Do you have two iPhones or two iPhone devices? Two iPads or two iPad devices?

Two iMacs or two iMac computers? Two MacMinis or two MacMini bricks?

I do have two telephone devices at home. And I have two eye and two ear and two feet (and my nose runs and my feet smell).

MPG is going to keep saying “two iPhones, two iPads, two iPad Pros, two Macs, etc”.

Mike writes:

In my house we have 3 iPads, 3 iPhones, 2 Mac Minis and 1 MacBook pro.

I agree with you and it’s stupid for Schiller to try and teach improper grammar. Hasn't education been dumbed down enough?

My 2 cents,
Mike

Think different[ly]. MPG thanks Mike for his two cent pieces. My three daughter persons don’t care either way.

Michael S writes:

Regarding Schiller’s pluarlization — he’s stuck with trademark preservation requirements. As a long-time copywriter, I’ve been driven crazy by this legal demand for awkwardness.

https://en.wikipedia.org/wiki/Trademark_distinctiveness#Maintaining_distinctiveness
https://en.wikipedia.org/wiki/Generic_trademark

MPG: Uggh.

What’s Coming in Macs This Year?

This year ought to be the year that we see major refreshes across all the product lines: iMac, Mac Pro, MacBook Pro, MacMini.

That is, the convergence of USB and Thunderbolt into one unified standard means the PC world will make Apple look old and stale if things don’t start shipping by early fall—and that is getting rather late. So MPG expects to see at least one product line announcement by June, with the MacBook Pro line most likely to appear first. But a surprise could come, and it could be the Mac Pro. The iMac perhaps, but since it as bumped up last November, it may well be the last to come. Or maybe not—only Apple knows for sure.

Already it appears that current stocks of 2015 MacBook Pro models have been blown out with deep discounts, so MPG expects the MacBook Pro to come first. An ideal upgrade would include Thunderbolt 3 (presumably with 2 ports, but 2 ports on each side would be much better), a wide-gamut DCI P3 display, and a 32GB memory option.

CPU speeds are not going to magically jump a lot higher; modest gains are in store at best. The real story is to equalize product lines in terms of storage and devices, via Thunderbolt 3, thus reducing the awkward tradeoffs that have long been an issue for non-Mac-Pro systems. As well, we may see strong gains in graphics performance in some models.

In terms of age in the market, the Mac Pro is most due for a makeover. But will Apple make it even less “pro” than its current semi-pro disappointment? Or not carry it forward at all? That’s always a risk.

SSD Upgrade for MacBook Pro Retina

What’s all the Fuss About iPhone Security Anyway?

With all the fuss about iPhone encryption (and the absurd contention that it matters much to the average user given that iCloud has everything right there instantly avaialble to law enforcement), some perspective on a more real threat is appropriate. Namely, hackers or just about any well financed organization can track cell phone users.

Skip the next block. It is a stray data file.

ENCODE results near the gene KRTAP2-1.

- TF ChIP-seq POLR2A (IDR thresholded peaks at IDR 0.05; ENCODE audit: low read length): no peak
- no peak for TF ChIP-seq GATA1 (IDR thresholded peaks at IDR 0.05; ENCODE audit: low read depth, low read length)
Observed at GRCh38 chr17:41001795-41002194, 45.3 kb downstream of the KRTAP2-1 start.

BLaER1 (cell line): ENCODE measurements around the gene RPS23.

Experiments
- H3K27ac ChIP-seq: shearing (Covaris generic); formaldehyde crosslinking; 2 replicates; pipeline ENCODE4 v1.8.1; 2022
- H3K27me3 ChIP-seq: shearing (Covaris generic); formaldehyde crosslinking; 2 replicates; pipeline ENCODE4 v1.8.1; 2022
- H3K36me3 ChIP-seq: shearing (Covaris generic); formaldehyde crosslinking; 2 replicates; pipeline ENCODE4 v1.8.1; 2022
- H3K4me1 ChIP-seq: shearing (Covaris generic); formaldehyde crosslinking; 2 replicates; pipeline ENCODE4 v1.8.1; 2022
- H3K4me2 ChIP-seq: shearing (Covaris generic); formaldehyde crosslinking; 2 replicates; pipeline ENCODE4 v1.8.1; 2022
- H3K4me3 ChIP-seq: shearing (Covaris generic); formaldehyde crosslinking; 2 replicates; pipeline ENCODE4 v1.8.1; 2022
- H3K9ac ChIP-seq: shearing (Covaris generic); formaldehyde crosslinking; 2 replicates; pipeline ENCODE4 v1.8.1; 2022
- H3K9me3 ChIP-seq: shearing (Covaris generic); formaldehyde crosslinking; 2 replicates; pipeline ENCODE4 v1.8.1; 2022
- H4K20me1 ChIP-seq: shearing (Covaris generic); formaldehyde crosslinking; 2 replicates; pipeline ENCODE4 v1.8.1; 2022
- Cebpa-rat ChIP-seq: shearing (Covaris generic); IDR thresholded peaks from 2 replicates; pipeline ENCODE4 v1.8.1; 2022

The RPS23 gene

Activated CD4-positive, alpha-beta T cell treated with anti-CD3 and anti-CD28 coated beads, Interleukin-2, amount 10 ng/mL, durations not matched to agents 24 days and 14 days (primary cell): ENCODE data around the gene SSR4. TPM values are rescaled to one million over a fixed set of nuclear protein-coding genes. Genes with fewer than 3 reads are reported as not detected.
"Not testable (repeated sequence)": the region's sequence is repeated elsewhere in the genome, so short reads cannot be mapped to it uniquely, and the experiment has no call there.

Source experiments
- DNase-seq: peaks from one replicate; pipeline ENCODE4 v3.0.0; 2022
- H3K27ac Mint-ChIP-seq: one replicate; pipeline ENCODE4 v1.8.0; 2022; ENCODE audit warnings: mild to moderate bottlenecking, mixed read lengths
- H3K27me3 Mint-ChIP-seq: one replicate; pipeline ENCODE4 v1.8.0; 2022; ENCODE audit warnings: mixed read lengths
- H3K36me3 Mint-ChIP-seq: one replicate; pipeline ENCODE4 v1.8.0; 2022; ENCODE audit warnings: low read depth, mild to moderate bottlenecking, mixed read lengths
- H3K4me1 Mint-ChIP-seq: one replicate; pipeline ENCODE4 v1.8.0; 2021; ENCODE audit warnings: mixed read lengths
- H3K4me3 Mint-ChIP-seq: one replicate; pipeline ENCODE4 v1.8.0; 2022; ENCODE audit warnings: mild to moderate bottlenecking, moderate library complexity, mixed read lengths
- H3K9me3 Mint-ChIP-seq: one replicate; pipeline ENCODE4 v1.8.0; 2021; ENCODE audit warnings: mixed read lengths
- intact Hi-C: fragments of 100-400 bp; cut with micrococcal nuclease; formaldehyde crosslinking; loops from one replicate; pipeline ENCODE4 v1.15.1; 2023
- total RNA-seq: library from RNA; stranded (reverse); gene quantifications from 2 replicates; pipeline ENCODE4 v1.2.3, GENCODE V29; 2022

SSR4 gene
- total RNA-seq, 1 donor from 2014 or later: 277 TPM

IEEE Spectrum reports in Alarming Security Defects in SS7, the Global Cellular Network—and How to Fix Them:

The global network that transfers calls between mobile phone carriers has security defects that permit hackers and governments to monitor users’ locations and eavesdrop on conversations. As more reports of these activities surface, carriers are scrambling to protect customers from a few specific types of attacks.
...
Once they’re in, hackers and government intelligence agencies have found ways to exploit security defects to monitor users or record calls. Experts who study SS7 have found some individuals are tracked by as many as nine entities at once. While the average citizen isn’t likely to be a target, it’s impossible for consumers to know whether or not they’re being watched.

The sheer scale of SS7 means that these flaws present a massive cybersecurity problem that could theoretically affect any mobile phone user in the world. “Technically speaking, more people use the SS7 than use the Internet,” says Cathal McDaid, chief intelligence officer at network security firm AdaptiveMobile. “It’s the majority of the world’s population.”

MPG’s view is that Apple’s legal positions have great merit, but also make for great PR while yet being all but irrelevant to 99.999% of Apple users—much ado about squat given that these same users sync their stuff up with iCloud, which is essentially a real-time feed to law enforcement. Issues like the defects above + the hacker threat form a far more concerning issue. Think corporate espionage, organizations like ISIS looking to track and kill enemies, just for starters.

Thunderbolt 3 Brings Many Benefits, but Neither a Seamless nor Immediate Transition

Finally, a convergence of connectivity standards, thus upping the odds for widespread adoption across Macs and PCs.

Thunderbolt 3 merges Thunderbolt, USB 3,1 Gen 2, and Display Port standards into one common standard/connector. Utilizing a USB-C style connector, TB3 is physically incompatible with any Thunderbolt 1 or Thunderbolt 2 device (but see Compatibility, below).

The USB-C That Does It All — Thunderbolt™ 3 brings Thunderbolt to USB-C at speeds up to 40 Gbps, creating one compact port that does it all – delivering the fastest, most versatile connection to any dock, display, or data device.

For the first time, one computer port connects to Thunderbolt devices, every display, and billions of USB devices. A single cable now provides four times the data and twice the video bandwidth of any other cable, while also supplying power.

It’s unrivaled for new uses, such as 4K video, single-cable docks with charging, external graphics, and built-in 10 GbE networking. Simply put, Thunderbolt 3 delivers the best USB-C.

Expect to see most Thunderbolt 3 devices start to appear for sale in July 2016, such as the three OWC Thunderbolt 3 products. It makes sense that Apple could announce new Macs supporting Thunderbolt 3 around that time frame. Normally in the vanguard of Thunderbolt, Apple has zero Thunderbolt 3 support as of April 2016, as compared to a wide range of PC devices. The April 2016 Apple MacBook remains crippled in having a single USB-C port that does not implement Thunderbolt 3—rather lame from the world’s most successful company.